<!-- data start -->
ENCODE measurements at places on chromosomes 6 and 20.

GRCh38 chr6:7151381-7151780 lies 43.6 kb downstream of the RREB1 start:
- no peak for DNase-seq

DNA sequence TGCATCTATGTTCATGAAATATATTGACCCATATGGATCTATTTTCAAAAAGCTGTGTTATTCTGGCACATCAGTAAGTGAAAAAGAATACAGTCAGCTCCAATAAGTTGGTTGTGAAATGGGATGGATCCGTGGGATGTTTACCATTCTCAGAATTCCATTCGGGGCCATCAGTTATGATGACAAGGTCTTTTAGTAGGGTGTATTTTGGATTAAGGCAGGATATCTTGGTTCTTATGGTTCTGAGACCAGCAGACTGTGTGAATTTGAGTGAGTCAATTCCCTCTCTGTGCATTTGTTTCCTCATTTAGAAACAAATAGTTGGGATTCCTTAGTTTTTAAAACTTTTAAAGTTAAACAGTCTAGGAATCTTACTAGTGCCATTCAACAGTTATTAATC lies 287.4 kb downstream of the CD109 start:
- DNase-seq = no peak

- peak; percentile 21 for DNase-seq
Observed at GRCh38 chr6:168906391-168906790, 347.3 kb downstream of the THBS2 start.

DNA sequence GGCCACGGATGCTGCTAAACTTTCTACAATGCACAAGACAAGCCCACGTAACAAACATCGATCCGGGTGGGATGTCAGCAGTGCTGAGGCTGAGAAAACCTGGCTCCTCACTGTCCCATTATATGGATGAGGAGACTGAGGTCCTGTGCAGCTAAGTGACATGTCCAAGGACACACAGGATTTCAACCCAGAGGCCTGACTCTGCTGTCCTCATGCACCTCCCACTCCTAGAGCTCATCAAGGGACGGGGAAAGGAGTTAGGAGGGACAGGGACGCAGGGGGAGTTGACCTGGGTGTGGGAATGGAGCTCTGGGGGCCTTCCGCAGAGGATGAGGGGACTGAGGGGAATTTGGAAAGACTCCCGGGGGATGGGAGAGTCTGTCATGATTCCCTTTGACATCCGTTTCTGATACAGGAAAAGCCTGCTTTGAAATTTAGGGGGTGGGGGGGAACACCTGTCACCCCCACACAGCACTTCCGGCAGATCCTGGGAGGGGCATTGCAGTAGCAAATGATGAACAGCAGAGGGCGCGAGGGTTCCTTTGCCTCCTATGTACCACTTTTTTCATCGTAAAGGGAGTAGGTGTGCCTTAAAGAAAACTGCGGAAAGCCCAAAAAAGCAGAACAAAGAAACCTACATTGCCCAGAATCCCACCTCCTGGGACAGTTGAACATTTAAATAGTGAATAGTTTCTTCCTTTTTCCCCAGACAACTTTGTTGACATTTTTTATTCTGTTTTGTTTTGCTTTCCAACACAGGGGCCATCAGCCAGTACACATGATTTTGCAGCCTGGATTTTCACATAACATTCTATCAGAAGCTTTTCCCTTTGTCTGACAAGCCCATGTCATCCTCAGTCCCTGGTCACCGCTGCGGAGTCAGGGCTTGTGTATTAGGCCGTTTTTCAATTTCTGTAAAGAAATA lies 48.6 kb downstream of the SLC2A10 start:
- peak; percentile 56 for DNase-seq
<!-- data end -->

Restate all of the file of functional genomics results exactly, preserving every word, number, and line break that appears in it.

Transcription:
ENCODE measurements at places on chromosomes 6 and 20.

GRCh38 chr6:7151381-7151780 lies 43.6 kb downstream of the RREB1 start:
- no peak for DNase-seq

DNA sequence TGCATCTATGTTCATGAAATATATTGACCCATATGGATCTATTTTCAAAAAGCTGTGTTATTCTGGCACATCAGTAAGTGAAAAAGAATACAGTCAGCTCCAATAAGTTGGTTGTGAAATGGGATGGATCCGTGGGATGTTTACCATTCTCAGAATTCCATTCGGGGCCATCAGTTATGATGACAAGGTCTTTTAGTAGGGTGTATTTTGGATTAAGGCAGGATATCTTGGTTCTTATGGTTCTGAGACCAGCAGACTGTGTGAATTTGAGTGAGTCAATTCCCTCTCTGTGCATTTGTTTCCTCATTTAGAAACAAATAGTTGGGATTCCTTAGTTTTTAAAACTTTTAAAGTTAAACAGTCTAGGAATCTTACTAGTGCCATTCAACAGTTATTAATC lies 287.4 kb downstream of the CD109 start:
- DNase-seq = no peak

- peak; percentile 21 for DNase-seq
Observed at GRCh38 chr6:168906391-168906790, 347.3 kb downstream of the THBS2 start.

DNA sequence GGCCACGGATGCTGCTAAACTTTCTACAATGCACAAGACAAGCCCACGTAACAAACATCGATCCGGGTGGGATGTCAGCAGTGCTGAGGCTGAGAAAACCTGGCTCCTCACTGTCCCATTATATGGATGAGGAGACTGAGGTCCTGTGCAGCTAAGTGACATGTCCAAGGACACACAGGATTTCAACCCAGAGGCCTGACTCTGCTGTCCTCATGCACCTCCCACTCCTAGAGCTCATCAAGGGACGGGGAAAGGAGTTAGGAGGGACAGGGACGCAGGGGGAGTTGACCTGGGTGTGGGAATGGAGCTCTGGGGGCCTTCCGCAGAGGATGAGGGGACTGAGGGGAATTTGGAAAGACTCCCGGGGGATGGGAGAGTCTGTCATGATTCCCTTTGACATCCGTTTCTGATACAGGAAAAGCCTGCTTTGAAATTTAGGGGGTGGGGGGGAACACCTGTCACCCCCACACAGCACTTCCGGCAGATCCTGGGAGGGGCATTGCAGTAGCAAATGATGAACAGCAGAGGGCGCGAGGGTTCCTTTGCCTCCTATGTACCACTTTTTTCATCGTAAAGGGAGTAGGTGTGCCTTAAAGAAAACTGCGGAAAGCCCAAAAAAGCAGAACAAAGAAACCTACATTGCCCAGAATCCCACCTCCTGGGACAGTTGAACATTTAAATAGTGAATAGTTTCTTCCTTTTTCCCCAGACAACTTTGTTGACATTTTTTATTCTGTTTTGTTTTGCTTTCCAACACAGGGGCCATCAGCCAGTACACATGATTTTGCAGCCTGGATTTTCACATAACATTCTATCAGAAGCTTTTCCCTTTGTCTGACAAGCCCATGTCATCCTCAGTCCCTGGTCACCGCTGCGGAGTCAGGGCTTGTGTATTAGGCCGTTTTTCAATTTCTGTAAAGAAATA lies 48.6 kb downstream of the SLC2A10 start:
- peak; percentile 56 for DNase-seq